The 340B program has a comparable provision that can cause a drug’s 340B ceiling price to fall to $0.01 if the drug’s average manufacturer price rises high enough relative to inflation. If the new Medicare rebates work as planned and tame drug price inflation, 340B ceiling prices on affected drugs might not fall as low as they otherwise would have, which would diminish covered entities’ 340B program upfront savings and downstream income from billing above acquisition cost.

Last September, when the Democrats’ Build Back Better plan was approaching a vote, six hospital groups sent a letter to Democratic and Republican congressional leaders asking them “to provide certainty for hospitals that the 340B program will remain intact and that their program savings will not be limited in any way under the drug pricing policies currently being discussed.”

The Senate Democrats’ draft legislation continues to exclude language present in earlier versions that would have required Medicaid managed care organizations to reimburse all retail drugs, including 340B-purchased drugs, at actual acquisition cost.

The draft legislation’s Part D language would cap beneficiary total out-of-pocket spending at $2,000 per year, cap premium growth at 6% per year through 2029, eliminate cost sharing for vaccines, and expand eligibility for low-income subsidies.

The draft legislation is silent about the high cost of insulin. Senate Democratic leaders reportedly decided to leave it out due to parliamentary concerns. Late last month, Senate Majority Leader Chuck Schumer (D-N.Y.) said he intended to bring a new bipartisan bill to make insulin more affordable for patients to the Senate floor for a vote very soon.

Tough Path Ahead

The drug industry criticized the Senate Democrats’ draft almost as soon as it began circulating.

“The prescription drug bill released today went from bad to worse for patients,” PhRMA Executive Vice President of Public Affairs Debra DeShong tweeted the morning of July 6.

“Democrats weakened protections for patient costs included in previous versions, while doubling down on sweeping government price-setting policies that will threaten patient access and future innovations,” DeShong said. “Patients deserve better.” 

The Senate is divided 50-50 between Democrats and Republicans, with Democrats in control due to Vice President Kamala Harris’s tie-breaking vote. It takes 60 votes to end Senate debate on a bill. Democrats want to enact drug pricing legislation and other party priorities before the November elections using a procedure called budget reconciliation that needs just a simple majority vote to pass.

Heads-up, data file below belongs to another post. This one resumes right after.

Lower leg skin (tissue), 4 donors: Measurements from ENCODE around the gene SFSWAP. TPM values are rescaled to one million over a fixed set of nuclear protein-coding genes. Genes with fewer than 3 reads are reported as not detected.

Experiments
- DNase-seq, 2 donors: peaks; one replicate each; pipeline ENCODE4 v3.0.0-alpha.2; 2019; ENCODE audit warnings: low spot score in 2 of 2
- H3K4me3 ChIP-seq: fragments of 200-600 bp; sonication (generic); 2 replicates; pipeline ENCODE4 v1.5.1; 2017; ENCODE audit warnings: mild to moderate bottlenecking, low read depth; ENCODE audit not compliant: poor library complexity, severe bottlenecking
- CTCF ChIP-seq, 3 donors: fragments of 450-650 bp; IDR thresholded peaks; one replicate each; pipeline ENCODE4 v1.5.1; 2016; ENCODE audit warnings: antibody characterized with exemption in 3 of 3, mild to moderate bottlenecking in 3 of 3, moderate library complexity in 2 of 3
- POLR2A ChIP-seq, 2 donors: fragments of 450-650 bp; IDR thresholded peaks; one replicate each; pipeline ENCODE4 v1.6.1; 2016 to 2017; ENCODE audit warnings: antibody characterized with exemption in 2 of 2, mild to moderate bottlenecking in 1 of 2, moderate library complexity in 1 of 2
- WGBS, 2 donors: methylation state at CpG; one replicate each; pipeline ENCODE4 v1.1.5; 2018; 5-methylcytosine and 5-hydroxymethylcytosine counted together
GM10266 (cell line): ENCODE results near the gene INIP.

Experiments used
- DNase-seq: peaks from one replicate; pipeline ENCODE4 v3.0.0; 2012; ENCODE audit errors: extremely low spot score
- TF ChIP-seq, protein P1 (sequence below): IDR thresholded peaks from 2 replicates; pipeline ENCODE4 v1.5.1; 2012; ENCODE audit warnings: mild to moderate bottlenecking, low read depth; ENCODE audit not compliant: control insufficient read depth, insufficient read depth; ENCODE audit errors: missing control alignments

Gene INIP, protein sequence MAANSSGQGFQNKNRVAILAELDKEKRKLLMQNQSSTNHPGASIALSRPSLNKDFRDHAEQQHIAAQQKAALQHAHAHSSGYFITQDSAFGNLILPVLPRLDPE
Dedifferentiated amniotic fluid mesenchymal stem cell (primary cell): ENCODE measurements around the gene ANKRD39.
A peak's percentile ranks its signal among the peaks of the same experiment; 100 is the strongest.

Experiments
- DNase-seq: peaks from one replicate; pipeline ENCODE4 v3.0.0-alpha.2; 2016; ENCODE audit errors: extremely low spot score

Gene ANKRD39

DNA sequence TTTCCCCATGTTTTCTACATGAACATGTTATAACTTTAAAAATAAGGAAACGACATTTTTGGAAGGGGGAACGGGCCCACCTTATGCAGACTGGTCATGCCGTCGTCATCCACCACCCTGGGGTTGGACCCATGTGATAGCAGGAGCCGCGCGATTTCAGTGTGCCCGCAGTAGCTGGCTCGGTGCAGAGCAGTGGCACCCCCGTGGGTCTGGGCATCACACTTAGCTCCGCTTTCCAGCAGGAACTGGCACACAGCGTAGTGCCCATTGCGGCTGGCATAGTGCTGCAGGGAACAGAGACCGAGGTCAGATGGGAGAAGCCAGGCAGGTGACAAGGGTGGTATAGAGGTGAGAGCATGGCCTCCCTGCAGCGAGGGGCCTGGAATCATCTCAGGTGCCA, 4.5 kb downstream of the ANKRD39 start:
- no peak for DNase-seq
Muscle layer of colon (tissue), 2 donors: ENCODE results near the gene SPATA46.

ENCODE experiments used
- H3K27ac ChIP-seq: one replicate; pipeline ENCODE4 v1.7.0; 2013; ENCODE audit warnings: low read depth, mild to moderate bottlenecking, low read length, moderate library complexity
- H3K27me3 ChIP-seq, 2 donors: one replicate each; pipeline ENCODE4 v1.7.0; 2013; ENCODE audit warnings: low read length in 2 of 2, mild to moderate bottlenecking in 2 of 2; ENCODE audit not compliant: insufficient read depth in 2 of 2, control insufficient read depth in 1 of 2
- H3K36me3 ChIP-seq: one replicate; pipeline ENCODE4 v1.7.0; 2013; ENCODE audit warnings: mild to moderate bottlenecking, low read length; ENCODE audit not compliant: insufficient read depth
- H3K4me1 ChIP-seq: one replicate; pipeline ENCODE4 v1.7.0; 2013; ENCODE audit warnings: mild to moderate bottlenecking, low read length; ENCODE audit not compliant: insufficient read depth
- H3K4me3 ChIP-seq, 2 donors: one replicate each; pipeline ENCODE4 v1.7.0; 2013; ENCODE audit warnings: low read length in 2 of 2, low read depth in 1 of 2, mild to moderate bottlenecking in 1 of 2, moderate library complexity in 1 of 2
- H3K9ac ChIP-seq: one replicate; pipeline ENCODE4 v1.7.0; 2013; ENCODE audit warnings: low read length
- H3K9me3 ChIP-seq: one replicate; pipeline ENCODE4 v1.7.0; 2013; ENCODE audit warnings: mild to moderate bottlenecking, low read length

Senate Republican Leader Mitch McConnell (Ky.) warned preemptively on June 30 that if Democrats tried to ram their priorities through the Senate on a party-line vote on a reconciliation bill, his party would block consideration of a popular trade bill.

House Democrats passed a budget reconciliation package with drug pricing language in November. It died in the Senate in December when Sen. Joe Manchin (D-W.Va.) withheld his support due to concerns over the size and scope of the wide ranging social welfare package. Senate Democratic leaders have been seeking a way forward ever since. It is unknown if Manchin ultimately will support passing a reconciliation bill that contains the leadership’s revised drug pricing, social welfare, and economic growth proposals. Several news outlets have reported that Democratic leaders negotiated the new drug pricing draft legislation with Manchin and the influential senator has indicated his support for the drug pricing provisions.

“Senator Manchin has long advocated for proposals that would lower prescription drug costs for seniors, and his support for this proposal has never been in question,” Sam Runyon, the Senator’s spokeswoman told The New York Times on July 6. “He’s glad that all 50 Democrats agree.”